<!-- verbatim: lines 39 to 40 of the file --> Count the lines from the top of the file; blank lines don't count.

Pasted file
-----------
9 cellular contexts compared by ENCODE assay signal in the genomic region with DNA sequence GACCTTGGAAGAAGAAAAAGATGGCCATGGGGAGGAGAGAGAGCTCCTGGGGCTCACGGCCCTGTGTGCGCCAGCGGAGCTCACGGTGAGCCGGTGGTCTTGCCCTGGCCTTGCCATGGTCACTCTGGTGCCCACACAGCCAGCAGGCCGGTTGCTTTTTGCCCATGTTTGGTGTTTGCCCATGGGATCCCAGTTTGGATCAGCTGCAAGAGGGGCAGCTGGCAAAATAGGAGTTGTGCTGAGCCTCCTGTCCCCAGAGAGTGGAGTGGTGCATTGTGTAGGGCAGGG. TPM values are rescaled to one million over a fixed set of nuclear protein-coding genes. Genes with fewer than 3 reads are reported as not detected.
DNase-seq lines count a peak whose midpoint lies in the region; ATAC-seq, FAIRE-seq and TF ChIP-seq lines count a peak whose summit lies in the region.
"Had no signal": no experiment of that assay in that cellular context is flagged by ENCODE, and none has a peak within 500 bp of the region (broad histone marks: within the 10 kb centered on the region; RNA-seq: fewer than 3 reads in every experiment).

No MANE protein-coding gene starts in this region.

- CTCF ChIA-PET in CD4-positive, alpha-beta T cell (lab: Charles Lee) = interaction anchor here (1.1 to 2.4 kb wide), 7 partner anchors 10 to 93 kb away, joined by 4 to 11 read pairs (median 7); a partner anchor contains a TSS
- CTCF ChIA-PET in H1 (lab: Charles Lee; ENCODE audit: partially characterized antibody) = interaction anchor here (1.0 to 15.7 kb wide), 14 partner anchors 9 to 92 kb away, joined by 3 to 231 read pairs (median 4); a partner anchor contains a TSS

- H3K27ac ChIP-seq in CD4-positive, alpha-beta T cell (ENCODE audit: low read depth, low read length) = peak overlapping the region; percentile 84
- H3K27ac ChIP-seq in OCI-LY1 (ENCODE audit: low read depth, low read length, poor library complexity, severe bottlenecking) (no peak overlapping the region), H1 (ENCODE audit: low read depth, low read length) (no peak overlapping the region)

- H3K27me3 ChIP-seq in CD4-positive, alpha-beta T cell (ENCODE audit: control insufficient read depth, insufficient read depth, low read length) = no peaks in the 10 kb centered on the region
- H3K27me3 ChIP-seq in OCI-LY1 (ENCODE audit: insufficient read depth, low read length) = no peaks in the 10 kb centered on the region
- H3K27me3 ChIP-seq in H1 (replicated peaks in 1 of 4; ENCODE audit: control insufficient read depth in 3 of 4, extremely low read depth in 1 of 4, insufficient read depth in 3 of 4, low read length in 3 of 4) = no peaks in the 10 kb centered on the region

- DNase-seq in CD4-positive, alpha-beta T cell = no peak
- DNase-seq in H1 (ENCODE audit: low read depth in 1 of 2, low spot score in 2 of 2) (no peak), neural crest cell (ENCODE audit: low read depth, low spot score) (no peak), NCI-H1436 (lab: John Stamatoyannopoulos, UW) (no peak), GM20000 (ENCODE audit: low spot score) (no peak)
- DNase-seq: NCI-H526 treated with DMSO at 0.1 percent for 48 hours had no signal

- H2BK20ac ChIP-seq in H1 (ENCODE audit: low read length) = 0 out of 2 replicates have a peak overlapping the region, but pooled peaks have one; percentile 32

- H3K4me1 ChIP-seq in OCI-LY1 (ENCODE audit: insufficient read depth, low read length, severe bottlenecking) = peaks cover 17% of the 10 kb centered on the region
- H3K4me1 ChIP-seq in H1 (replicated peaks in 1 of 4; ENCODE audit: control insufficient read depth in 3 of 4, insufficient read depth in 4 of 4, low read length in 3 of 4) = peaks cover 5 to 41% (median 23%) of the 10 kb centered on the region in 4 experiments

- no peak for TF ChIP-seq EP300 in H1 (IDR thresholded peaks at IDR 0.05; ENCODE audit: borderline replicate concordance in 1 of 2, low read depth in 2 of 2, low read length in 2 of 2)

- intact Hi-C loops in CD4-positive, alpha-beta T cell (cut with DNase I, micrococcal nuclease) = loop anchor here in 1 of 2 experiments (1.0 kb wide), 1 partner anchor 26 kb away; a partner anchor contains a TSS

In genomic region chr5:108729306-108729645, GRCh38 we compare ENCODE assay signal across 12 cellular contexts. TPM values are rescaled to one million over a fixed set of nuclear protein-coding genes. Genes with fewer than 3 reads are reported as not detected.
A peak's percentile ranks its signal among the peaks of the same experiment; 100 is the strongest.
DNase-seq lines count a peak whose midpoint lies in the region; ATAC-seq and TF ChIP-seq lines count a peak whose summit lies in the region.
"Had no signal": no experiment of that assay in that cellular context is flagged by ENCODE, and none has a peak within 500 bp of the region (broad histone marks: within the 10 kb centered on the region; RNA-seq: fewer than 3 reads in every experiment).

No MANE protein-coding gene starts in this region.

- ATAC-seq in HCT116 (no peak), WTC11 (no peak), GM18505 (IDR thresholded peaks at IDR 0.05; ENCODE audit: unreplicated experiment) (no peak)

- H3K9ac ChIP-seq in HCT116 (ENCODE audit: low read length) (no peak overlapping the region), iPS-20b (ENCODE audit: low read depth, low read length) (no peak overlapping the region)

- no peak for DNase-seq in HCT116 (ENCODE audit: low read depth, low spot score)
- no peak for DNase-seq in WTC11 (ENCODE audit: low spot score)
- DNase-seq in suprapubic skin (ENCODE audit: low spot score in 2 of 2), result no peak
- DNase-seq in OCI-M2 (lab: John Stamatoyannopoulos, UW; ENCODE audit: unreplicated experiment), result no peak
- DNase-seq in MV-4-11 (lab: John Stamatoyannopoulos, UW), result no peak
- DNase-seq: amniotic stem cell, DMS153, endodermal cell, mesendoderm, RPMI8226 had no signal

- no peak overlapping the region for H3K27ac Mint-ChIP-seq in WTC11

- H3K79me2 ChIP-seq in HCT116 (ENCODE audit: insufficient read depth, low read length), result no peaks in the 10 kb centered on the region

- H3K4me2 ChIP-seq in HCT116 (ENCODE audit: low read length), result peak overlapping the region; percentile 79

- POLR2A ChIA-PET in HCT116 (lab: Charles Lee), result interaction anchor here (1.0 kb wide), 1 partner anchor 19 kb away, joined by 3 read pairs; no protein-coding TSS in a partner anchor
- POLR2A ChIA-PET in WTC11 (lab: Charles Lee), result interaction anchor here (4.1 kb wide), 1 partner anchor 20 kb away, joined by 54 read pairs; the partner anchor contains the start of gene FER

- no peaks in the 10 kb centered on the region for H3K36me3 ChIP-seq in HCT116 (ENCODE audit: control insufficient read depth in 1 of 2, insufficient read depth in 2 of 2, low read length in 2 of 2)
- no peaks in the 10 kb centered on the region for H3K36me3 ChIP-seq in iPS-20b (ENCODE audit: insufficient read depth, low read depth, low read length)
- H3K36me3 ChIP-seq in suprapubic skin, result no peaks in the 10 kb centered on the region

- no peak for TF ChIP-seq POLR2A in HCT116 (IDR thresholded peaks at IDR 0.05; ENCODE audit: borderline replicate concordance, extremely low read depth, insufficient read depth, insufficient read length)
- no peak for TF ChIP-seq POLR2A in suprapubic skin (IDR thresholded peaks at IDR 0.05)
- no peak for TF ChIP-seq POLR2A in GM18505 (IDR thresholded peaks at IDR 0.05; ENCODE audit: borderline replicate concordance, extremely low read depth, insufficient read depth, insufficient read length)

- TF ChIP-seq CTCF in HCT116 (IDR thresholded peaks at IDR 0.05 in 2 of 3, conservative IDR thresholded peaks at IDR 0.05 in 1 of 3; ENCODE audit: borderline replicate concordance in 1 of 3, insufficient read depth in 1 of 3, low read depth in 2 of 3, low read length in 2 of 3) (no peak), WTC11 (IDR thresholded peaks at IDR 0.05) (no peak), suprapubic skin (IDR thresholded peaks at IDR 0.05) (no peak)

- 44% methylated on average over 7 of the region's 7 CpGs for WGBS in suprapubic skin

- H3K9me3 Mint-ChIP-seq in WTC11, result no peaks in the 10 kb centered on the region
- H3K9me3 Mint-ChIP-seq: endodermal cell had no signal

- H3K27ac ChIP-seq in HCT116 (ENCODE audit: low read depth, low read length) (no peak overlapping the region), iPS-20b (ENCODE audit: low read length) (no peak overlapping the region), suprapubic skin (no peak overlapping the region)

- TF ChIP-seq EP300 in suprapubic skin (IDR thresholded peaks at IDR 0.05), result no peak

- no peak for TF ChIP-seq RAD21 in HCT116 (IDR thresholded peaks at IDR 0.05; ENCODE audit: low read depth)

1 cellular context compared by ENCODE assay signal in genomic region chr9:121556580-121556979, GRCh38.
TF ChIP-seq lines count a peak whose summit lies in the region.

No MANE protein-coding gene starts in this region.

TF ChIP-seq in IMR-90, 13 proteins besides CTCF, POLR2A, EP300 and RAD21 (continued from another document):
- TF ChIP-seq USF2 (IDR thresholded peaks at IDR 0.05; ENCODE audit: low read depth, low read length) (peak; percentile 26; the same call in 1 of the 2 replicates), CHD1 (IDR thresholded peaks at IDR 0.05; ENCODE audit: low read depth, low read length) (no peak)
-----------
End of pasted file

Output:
- no peaks in the 10 kb centered on the region for H3K36me3 ChIP-seq in iPS-20b (ENCODE audit: insufficient read depth, low read depth, low read length)
- H3K36me3 ChIP-seq in suprapubic skin, result no peaks in the 10 kb centered on the region